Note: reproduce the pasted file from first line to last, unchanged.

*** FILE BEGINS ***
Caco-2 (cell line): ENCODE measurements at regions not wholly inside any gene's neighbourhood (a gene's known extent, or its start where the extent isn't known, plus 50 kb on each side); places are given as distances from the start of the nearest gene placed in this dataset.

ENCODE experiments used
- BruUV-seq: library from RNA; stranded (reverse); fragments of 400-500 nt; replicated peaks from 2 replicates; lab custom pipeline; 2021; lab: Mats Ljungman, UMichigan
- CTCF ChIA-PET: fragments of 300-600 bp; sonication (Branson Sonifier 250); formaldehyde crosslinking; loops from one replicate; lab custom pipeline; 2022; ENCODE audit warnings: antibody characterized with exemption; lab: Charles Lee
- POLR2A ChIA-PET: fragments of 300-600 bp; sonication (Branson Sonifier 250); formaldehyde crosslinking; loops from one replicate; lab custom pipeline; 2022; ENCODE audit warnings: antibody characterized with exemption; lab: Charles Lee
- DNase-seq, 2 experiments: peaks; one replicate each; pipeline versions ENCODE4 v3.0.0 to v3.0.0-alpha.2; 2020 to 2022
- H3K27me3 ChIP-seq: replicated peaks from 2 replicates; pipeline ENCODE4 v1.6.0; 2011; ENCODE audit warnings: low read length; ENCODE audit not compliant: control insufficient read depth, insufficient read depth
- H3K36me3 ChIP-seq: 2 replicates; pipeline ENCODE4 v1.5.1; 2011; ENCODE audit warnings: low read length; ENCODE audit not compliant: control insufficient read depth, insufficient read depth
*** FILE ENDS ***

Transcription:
Caco-2 (cell line): ENCODE measurements at regions not wholly inside any gene's neighbourhood (a gene's known extent, or its start where the extent isn't known, plus 50 kb on each side); places are given as distances from the start of the nearest gene placed in this dataset.

ENCODE experiments used
- BruUV-seq: library from RNA; stranded (reverse); fragments of 400-500 nt; replicated peaks from 2 replicates; lab custom pipeline; 2021; lab: Mats Ljungman, UMichigan
- CTCF ChIA-PET: fragments of 300-600 bp; sonication (Branson Sonifier 250); formaldehyde crosslinking; loops from one replicate; lab custom pipeline; 2022; ENCODE audit warnings: antibody characterized with exemption; lab: Charles Lee
- POLR2A ChIA-PET: fragments of 300-600 bp; sonication (Branson Sonifier 250); formaldehyde crosslinking; loops from one replicate; lab custom pipeline; 2022; ENCODE audit warnings: antibody characterized with exemption; lab: Charles Lee
- DNase-seq, 2 experiments: peaks; one replicate each; pipeline versions ENCODE4 v3.0.0 to v3.0.0-alpha.2; 2020 to 2022
- H3K27me3 ChIP-seq: replicated peaks from 2 replicates; pipeline ENCODE4 v1.6.0; 2011; ENCODE audit warnings: low read length; ENCODE audit not compliant: control insufficient read depth, insufficient read depth
- H3K36me3 ChIP-seq: 2 replicates; pipeline ENCODE4 v1.5.1; 2011; ENCODE audit warnings: low read length; ENCODE audit not compliant: control insufficient read depth, insufficient read depth